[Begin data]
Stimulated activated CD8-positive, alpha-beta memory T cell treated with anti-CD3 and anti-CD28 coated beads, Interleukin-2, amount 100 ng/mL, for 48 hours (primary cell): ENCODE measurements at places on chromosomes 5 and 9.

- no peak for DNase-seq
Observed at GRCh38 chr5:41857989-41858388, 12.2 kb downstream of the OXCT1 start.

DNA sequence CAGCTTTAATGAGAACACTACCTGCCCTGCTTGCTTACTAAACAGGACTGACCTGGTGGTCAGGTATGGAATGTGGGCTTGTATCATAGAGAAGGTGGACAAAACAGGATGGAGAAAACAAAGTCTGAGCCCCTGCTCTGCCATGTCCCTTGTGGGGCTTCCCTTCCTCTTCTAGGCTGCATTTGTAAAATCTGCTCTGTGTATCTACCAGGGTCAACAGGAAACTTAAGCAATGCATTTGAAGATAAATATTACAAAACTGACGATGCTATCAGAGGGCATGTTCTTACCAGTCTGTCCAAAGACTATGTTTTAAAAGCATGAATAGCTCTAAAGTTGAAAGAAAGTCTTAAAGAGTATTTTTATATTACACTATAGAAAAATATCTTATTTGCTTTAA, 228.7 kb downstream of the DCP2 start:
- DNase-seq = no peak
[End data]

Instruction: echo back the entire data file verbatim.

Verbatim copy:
Stimulated activated CD8-positive, alpha-beta memory T cell treated with anti-CD3 and anti-CD28 coated beads, Interleukin-2, amount 100 ng/mL, for 48 hours (primary cell): ENCODE measurements at places on chromosomes 5 and 9.

- no peak for DNase-seq
Observed at GRCh38 chr5:41857989-41858388, 12.2 kb downstream of the OXCT1 start.

DNA sequence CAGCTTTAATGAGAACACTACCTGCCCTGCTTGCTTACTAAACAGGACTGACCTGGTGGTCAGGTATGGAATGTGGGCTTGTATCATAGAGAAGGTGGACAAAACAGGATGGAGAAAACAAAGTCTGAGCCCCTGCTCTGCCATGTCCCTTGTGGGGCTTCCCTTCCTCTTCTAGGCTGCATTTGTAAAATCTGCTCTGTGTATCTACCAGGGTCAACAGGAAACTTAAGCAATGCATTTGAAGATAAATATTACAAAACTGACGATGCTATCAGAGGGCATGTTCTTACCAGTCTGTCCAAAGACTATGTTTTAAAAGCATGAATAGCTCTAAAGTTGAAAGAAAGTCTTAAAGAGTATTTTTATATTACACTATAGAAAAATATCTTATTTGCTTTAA, 228.7 kb downstream of the DCP2 start:
- DNase-seq = no peak